English Grammar question?

English Grammar question? Topic: Homework discussion help
July 20, 2019 / By Teal
Question: In the following sentence: "He made his children do their homework every afternoon." - why isn't it "to do"? What rule explains when you use the 'to' when there's an infinitive and when not to? Thanks!
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Best Answers: English Grammar question?

Rona Rona | 3 days ago
English has two forms of the infinitive - the full infinitive (to do, to see, to walk) and the bare infinitive (the infinitive without the 'to' - do, see, walk). The full infinitive is more common, but there are some specific uses of the bare infinitive. Certain verbs (hear, see, make, and let are common examples) are followed by the bare infinitive: I heard him speak. I saw him run. I make them do their homework. I let them go. 'Help' is an unusual verb. It may be followed by either the bare or the full infinitive: I helped him fix his car. I helped him to fix his car. Both of those are correct grammar. The link below has a good discussion of this point.
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We found more questions related to the topic: Homework discussion help

Rona Originally Answered: A simple English question related to grammar and stuff??
I guess the assignment is to change each active voice sentence to passive and each passive voice sentence to the active voice, but that seems really odd. The first clause of number one is in the passive, "cannot be digested." The active version: Turtles cannot digest plastic bags, and the bags block the turtles' stomachs and cause death. Number two's "further researches are planned" is also passive (and I think "research is planned" is much better). Here is one possible rewrite in the active voice: "Scientists plan further research to study the effects...." Number three is in the active voice; here is the passive version: However, the land can be hurt by overgrazing.

Mollie Mollie
this is why English is such a difficult language to learn! the word 'to' is not needed in this sentence, it is talking about the children doing their homework, the only way 'to' would be in it is if it said something like 'he asked his children to do their homework every afternoon'. just because 'do' is in the sentence, doesn't mean 'to' will also be in it!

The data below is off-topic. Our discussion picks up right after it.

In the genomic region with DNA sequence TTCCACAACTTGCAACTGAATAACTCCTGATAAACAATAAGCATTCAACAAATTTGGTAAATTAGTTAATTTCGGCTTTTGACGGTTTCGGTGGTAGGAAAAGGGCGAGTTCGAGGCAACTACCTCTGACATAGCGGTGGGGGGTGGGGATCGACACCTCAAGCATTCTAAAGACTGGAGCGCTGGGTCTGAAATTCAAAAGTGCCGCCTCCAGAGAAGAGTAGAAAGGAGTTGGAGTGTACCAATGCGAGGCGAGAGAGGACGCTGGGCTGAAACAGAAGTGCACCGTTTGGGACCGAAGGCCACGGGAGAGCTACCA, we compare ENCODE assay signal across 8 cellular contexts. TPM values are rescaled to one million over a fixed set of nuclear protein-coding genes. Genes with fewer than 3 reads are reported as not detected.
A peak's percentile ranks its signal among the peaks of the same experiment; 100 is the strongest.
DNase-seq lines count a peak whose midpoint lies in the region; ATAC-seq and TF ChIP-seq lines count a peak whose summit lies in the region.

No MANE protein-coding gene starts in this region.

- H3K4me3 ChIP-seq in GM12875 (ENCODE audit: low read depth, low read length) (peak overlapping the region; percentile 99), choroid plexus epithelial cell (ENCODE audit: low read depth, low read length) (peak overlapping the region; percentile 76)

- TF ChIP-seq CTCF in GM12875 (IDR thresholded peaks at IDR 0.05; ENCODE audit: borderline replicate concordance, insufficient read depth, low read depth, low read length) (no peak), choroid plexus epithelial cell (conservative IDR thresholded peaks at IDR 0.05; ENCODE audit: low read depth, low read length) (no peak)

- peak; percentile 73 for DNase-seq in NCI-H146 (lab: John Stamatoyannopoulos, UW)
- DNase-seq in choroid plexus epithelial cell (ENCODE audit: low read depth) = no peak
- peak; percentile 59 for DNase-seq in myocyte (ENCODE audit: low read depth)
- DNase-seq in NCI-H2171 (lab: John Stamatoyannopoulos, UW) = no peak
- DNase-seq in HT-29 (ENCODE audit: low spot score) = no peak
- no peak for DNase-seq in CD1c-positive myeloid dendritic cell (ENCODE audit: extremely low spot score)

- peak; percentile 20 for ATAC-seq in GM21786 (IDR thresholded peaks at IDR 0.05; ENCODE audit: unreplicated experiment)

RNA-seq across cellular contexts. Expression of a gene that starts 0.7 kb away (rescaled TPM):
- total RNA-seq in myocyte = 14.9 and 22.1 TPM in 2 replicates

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Linnette Linnette
Dollhaus' answer is wonderful and well planned. I'd like to stress the idea that: 'make': 1. a) In active sentences it has not 'to': He made me obey him. b) In passive it does take the 'to': I was made to obey him. 2. let has no 'to' The above + what Dollhaus has written
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Kalisha Kalisha
"to" as an infinitive marker: 1.) used with the base form of a verb to indicate that the verb is in the infinitive, in particular • expressing purpose or intention : I set out to buy food | we tried to help | I am going to tell you a story. • expressing an outcome, result, or consequence : he was left to die | he managed to escape. • expressing a cause : I'm sorry to hear that. • indicating a desired or advisable action : I'd love to go to France this summer | we asked her to explain | the leaflet explains how to start a recycling program. • indicating a proposition that is known, believed, or reported about a specified person or thing : a house that people believed to be haunted. • ( about to) forming a future tense with reference to the immediate future : he was about to sing. • after a noun, indicating its function or purpose : a chair to sit on | something to eat. • after a phrase containing an ordinal number : the first person to arrive. 2.) used without a verb following when the missing verb is clearly understood : he asked her to come but she said she didn't want to. - - - - - - - - In your sentence, the criteria mentioned above are not fulfilled of the verb "made", so "to" is not used.
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Hadley Hadley
You don't need the "to" because you are not using the infinitive of the verb. The verb "to do" is conjugated with "children". When you conjugate it, you say "children do", not "children to do."
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Hadley Originally Answered: How can I improve my english? how do I could be aware that sometimes I make mistakes in grammar in my question
The person who told you not to translate is correct. The reason is that culture is a major part of any language. Of course translating is necessary at the beginning of your study but you should eventually begin to START thinking in English. Instead of translating word for word, translate ideas and situations. To improve your grammar, you're going to need native English speakers who will be honest with you and correct your mistakes when you make them. You have to be receptive to their feedback, make notes, and try to make the changes next time. The key is to change your bad habits into good habits. Pay close attention when native speakers are speaking and always keep in mind context and situation. To start, be aware especially of these things: Verb tense Plural/singular Spelling (using capital letters, etc.)

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